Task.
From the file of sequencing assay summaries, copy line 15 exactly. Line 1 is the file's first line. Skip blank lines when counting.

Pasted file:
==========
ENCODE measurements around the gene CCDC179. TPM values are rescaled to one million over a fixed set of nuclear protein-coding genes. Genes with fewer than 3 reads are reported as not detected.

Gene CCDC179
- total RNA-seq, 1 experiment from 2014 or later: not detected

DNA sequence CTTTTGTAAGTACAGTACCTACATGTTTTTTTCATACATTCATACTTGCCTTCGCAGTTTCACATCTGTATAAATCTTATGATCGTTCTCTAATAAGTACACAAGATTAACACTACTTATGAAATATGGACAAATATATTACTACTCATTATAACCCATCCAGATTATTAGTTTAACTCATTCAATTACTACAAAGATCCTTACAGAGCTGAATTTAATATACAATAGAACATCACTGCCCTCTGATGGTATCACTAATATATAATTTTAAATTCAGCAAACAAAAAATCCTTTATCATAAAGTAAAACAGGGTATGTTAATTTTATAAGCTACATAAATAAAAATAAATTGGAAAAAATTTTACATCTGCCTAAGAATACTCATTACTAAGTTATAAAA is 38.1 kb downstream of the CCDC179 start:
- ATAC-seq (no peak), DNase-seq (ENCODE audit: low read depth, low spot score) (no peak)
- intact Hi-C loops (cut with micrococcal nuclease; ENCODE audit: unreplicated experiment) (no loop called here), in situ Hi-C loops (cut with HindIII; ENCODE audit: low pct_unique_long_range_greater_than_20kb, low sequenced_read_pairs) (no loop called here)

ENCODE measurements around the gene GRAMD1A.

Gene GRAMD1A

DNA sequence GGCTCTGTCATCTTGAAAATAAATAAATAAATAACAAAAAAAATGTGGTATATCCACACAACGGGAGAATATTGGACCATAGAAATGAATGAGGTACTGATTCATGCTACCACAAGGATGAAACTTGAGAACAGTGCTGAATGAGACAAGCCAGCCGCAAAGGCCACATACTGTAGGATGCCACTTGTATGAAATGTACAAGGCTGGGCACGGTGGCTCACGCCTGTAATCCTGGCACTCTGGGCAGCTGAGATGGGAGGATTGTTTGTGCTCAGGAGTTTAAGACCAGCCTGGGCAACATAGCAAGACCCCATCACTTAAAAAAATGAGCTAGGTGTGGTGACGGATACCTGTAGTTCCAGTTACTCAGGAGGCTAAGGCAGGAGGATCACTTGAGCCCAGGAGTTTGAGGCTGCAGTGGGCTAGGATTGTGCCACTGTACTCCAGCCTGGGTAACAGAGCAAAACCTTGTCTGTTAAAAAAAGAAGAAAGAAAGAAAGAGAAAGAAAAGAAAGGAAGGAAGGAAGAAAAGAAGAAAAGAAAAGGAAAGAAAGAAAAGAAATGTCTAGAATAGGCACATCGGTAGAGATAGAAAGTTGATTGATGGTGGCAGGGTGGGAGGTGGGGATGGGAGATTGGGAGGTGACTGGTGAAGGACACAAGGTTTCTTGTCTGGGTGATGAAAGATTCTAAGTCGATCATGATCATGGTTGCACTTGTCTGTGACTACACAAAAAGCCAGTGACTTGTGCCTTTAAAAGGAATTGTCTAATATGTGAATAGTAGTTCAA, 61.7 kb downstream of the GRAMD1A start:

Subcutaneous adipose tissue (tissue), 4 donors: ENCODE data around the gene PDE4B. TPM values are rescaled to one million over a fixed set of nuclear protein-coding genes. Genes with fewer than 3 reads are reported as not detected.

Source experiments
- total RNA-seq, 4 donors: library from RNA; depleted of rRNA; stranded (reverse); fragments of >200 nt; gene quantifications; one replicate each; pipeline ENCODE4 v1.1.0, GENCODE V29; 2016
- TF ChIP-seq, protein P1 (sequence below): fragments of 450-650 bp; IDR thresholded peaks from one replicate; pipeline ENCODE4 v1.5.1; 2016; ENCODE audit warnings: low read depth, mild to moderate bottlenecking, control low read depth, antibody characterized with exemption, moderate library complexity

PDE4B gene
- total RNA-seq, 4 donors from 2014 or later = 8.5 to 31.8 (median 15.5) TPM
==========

- total RNA-seq, 4 donors from 2014 or later = 8.5 to 31.8 (median 15.5) TPM